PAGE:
MANATEE COUNTY (WFLA) – Commissioners in Manatee County voted 6-1 on Tuesday, directing the county administrator to work with the sheriff and county attorney to bring back options to amend a policy that would ultimately allow licensed employees to carry concealed weapons while on the job.
If the policy change is approved at a later date, Manatee County would be the 15th county in the state to allow its employees to carry concealed weapons while at work. Some of the others include Brevard, Hernando, Highlands, Lee, Palm Beach and Orange counties.
Commissioner James Satcher first brought up the proposed change in May. He described the current policy as “un-American” in a previous interview with WFLA.
“Gun-free zones end up becoming criminal empowerment zones. They give the bad guys more power than they should to do more harm than they would otherwise be able to do,” said Commissioner Satcher. “At around 2,000 employees, that is a lot of people. Good, law-abiding, rule-following Americans that we are choosing to make sitting ducks if we continue this policy.”
Most commissioners were open to the policy change. Some expressed concerns about liability and wanted to know what county employees have to say about the possibility of guns in the workplace. Commissioner Reggie Bellamy cast the only dissenting vote Tuesday, saying the policy change would open the county up to “a lot of issues.”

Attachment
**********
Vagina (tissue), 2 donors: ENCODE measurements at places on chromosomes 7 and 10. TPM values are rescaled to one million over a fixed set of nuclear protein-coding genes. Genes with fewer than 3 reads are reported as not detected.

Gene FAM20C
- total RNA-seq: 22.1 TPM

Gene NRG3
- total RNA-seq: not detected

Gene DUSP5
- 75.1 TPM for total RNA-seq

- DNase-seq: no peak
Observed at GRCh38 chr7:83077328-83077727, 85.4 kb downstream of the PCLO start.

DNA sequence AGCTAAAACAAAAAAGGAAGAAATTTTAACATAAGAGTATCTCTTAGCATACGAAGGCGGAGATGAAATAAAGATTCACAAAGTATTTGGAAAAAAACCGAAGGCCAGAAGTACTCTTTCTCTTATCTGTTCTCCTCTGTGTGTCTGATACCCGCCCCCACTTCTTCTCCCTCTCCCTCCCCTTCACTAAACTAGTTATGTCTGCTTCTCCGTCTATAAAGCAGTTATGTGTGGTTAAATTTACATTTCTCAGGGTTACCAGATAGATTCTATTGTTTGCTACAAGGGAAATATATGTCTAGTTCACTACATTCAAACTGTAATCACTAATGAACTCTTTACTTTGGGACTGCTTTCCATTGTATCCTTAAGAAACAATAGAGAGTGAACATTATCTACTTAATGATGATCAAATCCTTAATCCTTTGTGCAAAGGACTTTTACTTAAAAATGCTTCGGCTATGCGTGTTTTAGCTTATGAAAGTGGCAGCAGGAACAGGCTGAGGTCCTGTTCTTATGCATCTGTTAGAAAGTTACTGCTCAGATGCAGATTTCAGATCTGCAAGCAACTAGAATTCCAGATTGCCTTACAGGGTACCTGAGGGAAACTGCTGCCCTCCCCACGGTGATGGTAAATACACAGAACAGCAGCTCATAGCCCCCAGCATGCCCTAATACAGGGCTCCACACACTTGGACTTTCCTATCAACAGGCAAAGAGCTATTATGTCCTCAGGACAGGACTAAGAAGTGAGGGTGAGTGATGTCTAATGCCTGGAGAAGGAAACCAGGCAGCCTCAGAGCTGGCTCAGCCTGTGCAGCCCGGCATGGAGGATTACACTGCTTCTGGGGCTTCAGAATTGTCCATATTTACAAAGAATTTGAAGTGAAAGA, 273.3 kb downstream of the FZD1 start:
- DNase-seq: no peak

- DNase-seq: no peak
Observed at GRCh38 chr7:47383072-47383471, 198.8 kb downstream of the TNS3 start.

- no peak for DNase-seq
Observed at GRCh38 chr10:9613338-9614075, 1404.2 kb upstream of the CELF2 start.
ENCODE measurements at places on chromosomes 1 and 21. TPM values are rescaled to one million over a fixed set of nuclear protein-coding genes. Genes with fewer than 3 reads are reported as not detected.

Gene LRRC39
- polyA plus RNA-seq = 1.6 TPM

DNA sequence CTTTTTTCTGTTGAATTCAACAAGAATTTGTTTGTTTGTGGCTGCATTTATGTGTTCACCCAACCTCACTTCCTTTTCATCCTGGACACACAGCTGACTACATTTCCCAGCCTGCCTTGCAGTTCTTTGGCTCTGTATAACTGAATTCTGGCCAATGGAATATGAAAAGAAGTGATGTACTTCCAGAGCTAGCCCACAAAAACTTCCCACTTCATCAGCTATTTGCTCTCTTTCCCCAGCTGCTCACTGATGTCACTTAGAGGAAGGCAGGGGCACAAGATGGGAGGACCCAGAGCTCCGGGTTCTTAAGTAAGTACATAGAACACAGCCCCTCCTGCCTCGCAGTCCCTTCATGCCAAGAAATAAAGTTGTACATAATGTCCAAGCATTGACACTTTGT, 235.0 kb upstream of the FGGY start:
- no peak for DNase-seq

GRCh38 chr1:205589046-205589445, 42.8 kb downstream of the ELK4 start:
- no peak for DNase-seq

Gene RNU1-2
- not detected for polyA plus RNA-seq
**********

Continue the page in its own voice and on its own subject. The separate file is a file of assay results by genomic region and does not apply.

“Do not bring gun violence to our community. We have enough of it right now. We need security protocols, we need screenings and we need reform. We do not need to put ourselves in a situation where we open our citizens and we open our staff up to the wild, wild west,” said Commissioner Bellamy.
Commissioner Vanessa Baugh supported the policy change.
“If we had a situation in this building, it would be great to know that we also had others in this building that were there that could help defend,” said Baugh. “I think it is the right step given some of the problems that we are seeing in this country today.”
Moms Demand Action led a protest outside county headquarters before Tuesday’s meeting. They feel the change will only cause issues.
“Arms do not belong in workplaces, arms do not belong in schools. The police should be the ones who are armed with visible guns to defend the population. I don’t want ‘Mr. Joe’ to come to my defense because he has a gun. I am totally opposed to that,” said Graciela Greenberg.
Commissioners are expected to look at different amendment options within the next 30 days.